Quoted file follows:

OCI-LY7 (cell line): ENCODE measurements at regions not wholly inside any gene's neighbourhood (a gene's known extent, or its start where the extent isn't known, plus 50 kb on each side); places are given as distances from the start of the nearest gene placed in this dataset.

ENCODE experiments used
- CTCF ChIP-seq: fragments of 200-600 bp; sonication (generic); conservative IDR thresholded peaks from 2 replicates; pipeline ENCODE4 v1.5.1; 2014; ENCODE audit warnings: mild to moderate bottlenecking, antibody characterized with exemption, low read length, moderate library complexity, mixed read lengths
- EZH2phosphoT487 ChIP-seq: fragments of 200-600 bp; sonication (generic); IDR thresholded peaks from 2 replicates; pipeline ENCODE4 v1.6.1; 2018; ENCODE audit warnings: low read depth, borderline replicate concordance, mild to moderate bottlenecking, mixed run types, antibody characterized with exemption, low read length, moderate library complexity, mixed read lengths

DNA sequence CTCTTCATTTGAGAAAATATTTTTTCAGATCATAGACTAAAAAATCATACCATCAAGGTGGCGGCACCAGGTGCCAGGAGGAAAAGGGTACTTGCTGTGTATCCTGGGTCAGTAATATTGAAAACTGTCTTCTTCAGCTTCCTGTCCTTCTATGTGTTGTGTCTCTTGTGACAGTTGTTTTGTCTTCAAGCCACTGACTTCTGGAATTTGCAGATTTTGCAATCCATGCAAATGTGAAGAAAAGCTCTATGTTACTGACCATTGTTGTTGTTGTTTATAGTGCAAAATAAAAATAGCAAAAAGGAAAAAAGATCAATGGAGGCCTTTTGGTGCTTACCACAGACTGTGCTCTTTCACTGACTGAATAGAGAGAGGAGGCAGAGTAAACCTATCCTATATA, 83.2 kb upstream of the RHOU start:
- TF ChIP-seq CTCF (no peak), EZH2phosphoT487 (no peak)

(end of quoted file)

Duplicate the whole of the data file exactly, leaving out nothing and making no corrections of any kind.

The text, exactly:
OCI-LY7 (cell line): ENCODE measurements at regions not wholly inside any gene's neighbourhood (a gene's known extent, or its start where the extent isn't known, plus 50 kb on each side); places are given as distances from the start of the nearest gene placed in this dataset.

ENCODE experiments used
- CTCF ChIP-seq: fragments of 200-600 bp; sonication (generic); conservative IDR thresholded peaks from 2 replicates; pipeline ENCODE4 v1.5.1; 2014; ENCODE audit warnings: mild to moderate bottlenecking, antibody characterized with exemption, low read length, moderate library complexity, mixed read lengths
- EZH2phosphoT487 ChIP-seq: fragments of 200-600 bp; sonication (generic); IDR thresholded peaks from 2 replicates; pipeline ENCODE4 v1.6.1; 2018; ENCODE audit warnings: low read depth, borderline replicate concordance, mild to moderate bottlenecking, mixed run types, antibody characterized with exemption, low read length, moderate library complexity, mixed read lengths

DNA sequence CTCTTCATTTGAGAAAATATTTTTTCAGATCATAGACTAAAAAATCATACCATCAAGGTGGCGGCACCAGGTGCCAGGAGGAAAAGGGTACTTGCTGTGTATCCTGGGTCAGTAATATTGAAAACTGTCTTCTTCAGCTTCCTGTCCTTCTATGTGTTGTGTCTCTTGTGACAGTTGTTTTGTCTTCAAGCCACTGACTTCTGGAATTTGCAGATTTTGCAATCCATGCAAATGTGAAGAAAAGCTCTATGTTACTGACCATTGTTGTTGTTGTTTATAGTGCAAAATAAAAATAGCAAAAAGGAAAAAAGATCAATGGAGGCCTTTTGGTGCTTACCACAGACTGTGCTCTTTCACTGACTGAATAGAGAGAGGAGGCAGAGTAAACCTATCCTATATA, 83.2 kb upstream of the RHOU start:
- TF ChIP-seq CTCF (no peak), EZH2phosphoT487 (no peak)